Bodies Politick: Part II

Not that long ago, I read a column in the Guardian where it was asserted that the Conservative party (and by extension the British government) had essentially become “The Brexit Party”. This came on the day of the Queen’s Speech, so tempers were a little frayed. It didn’t sit well with me at all.

The Queen’s Speech is written by Her Majesty’s Government, and read out by the Queen; it sets out the legislative agenda for the coming year. It happens at the beginning of every parliament, and is one of the least contentious speeches given in Westminster. No one picks a fight with the Queen.

This time around eight bills were announced. These bills are intended to begin the mind-bogglingly complex process of unpicking the legislative links between the United Kingdom and the European Union. Since Article 50 was triggered, announcing our departure from the EU, we knew that this was to be the time-table of events. Rather than the Conservatives being the party of Brexit, it is my view that this parliament, this almost uniquely two-year parliament, is the parliament of Brexit. And we have some of the perfect conditions for such a momentous and blinkered heads-down law-fest.

A key aspect of this perfect storm of legislative remodelling is the electoral map as it tremulously stands. Conversely, or so the opposition and the media have tried to tell you, this landscape is the precise reason nothing will happen. Too much infighting in the Conservative Party, too small a mandate for the hard line the Prime Minister espoused before the election. Or so “they” say.

That’s nonsense. The government do not have a majority, so they cannot just choose which way they want the bills, amendments and the parliamentary process to go: They’re going to have to work hard and fight for it. Is there anything important in this life which does not come from hard work and a good fight? Just because something is hard won does not mean that it was not worth the fight.

The challenges which the cabinet face in getting their agenda in to law, both from within their party (or parties, if you include the DUP) and without, will, I hope, keep them honest. All of the tough talk and high rhetoric about working in the national interest come to naught in the face of the brick wall of European anti-Brexitism. We cower in the face of such tough negotiations at our peril.

We can’t shy away from the fact that the EU wants us to fail in Brexit. If we come out of this with a positive, UK-trade-friendly outcome, then all of the other dissatisfied states will start their disorderly queue for the exit, with all the pushing and jostling that our European brothers and sisters so love.

If, as a nation, we stood up and decided that we wanted to undo the triggering of Article 50, the heads of states of the EU would chuckle to themselves, reach out a hand, and welcome us back. It is not they who want us to leave: it is us. Therefore this will never ever happen. We have face to save.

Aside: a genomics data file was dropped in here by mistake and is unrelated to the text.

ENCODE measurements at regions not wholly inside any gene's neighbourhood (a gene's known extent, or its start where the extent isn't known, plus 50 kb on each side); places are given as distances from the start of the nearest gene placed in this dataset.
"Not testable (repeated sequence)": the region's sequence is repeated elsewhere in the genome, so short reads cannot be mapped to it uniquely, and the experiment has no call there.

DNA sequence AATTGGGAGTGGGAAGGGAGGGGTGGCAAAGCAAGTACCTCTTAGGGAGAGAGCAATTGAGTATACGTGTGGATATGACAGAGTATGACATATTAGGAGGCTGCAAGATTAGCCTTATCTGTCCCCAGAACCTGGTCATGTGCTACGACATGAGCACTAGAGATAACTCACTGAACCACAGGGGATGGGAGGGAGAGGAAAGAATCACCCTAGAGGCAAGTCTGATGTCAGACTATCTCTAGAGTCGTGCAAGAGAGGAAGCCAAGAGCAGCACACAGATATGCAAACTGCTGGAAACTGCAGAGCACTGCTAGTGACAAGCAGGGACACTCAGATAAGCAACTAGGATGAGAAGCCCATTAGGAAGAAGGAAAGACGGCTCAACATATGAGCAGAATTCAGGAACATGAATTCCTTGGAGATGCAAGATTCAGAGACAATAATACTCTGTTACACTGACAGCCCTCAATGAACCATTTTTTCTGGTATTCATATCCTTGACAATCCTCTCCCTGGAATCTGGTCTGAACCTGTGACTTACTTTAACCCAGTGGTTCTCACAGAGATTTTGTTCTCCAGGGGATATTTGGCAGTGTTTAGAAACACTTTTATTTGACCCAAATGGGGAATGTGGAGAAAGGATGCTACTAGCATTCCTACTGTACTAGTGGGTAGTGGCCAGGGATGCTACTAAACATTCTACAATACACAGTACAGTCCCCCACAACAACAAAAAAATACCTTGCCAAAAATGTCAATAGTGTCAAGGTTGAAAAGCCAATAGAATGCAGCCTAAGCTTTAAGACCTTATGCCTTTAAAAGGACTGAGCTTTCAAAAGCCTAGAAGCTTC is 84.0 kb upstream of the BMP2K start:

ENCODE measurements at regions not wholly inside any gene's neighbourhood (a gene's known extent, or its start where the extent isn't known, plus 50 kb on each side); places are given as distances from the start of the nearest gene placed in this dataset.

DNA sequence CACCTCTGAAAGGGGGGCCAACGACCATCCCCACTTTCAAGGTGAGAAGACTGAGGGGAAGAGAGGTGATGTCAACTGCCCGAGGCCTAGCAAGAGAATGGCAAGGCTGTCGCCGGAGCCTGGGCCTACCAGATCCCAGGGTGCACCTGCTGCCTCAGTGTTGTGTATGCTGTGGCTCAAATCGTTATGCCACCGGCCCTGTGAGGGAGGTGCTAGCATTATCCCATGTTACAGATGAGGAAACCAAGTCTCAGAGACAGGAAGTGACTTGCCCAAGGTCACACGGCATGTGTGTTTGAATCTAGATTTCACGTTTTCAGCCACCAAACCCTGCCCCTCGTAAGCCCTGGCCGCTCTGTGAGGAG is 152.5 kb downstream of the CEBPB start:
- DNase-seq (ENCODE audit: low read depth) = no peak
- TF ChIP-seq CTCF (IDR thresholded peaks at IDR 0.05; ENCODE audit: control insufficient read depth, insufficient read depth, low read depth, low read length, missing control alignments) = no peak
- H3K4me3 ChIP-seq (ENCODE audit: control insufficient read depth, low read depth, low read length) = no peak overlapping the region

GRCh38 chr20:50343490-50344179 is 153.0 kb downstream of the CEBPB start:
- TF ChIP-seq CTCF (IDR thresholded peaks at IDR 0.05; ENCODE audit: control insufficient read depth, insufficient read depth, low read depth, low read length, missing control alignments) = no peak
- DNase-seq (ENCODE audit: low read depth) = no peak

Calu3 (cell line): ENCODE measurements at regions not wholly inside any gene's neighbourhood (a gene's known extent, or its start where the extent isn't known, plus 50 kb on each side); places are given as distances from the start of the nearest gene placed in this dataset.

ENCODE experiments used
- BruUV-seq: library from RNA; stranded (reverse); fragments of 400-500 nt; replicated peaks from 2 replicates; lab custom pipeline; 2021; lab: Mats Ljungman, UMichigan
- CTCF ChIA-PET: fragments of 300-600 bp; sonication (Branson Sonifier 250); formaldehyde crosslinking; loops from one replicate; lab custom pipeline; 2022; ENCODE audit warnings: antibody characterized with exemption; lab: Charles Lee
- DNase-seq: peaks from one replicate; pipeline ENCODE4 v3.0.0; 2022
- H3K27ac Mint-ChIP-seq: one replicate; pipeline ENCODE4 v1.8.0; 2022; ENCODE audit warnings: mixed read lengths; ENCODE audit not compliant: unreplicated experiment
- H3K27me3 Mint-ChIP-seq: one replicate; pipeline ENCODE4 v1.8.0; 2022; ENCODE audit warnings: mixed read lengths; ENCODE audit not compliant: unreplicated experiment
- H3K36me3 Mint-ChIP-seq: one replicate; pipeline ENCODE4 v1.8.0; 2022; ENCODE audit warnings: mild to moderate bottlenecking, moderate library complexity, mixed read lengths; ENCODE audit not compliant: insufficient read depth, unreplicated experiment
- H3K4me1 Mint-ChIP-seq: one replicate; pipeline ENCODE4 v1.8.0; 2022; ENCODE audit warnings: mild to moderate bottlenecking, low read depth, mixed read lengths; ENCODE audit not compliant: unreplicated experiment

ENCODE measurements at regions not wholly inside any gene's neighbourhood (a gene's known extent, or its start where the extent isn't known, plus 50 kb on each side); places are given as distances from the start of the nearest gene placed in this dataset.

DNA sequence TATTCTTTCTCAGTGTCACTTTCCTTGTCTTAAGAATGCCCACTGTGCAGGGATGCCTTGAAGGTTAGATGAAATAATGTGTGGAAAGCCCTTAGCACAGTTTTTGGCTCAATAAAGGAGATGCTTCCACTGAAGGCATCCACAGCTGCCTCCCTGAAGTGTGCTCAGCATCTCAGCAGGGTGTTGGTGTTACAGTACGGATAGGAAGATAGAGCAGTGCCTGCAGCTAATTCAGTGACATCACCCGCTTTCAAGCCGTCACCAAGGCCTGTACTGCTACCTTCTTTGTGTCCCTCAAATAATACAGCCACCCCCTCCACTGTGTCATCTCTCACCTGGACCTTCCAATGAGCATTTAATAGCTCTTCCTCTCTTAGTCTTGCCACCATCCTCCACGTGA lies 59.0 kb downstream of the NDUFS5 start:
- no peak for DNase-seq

As an aside, with all of this focussed law rewriting, these trade negotiations and the ever-increasing divorce settlement, what if a national crisis occurred. I’m not talking about the possibility of a terrorist attack or a human tragedy: recent times have shown us that the British people and our emergency services will weather such horrific storms with or without the government of the day raising a finger. The chief downside of this Brexit Parliament is our reduced capacity to deal with something truly extraordinary occurring. Something where we actually need a capable government.

My own preferred outcome of Brexit would be a Norway-style EFTA-type agreement in which we would recognise the four freedoms of the European Union (people, goods, capital, and services). To refuse to do so would be to deliberately and irretrievably damage our economy. I know the British love to shoot ourselves in the foot, but that would be going too far, even for us; even for 2017.

The problem is that the European Free Trade Association (EFTA) is too good for the likes of us. It is now, at least. It would have been fine if we hadn’t chosen to leave it and join the EU instead; chosen to stay with Norway, Iceland, Liechtenstein and Switzerland. Europe would have understood that.

Instead we joined. Then we argued, we paid in, we claimed money back, we argued again, we made Nigel Farage, and then we chose to leave. We knew that we were different from the rest of Europe: we don’t do community spirit unless it is in the face of tragedy; we don’t do al fresco dining unless it’s chips; we don’t do coalition governments unless it’s in a time of total war. We are not the same as the rest of Europe: why did it take us so long to work that out? Why did we argue so much?

A hung parliament is, in my mind, the ideal breeding ground for a truly positive Brexit (and oh how do I hate that contraction. Even the Queen is using it now; such has it become our reality.) Only with a government being forced to work for their pay can we be assured that the decisions they make are remotely in the best interests of the nation. The Labour party are making such glorious hay at the inconclusive electoral map that they will focus on every tiny detail of the process, picking apart every tiny decision, in order to win against the government, hoping to topple them from uneasy power.

My view is that the Prime Minister should state from the off (well, from now, as the off has very much offed) that no victory by the opposition will be sufficient to remove her from Number 10; no victory by the opposition will be sufficient to reduce confidence in Her Majesty’s government to an absence. Instead, wins on both sides will ensure that the political process – as voted for by the British people – will be enacted in each and every vote, decision and amendment. Loss is the most productive form of gain; weakness is our only true strength; victory is the bitterest taste of failure.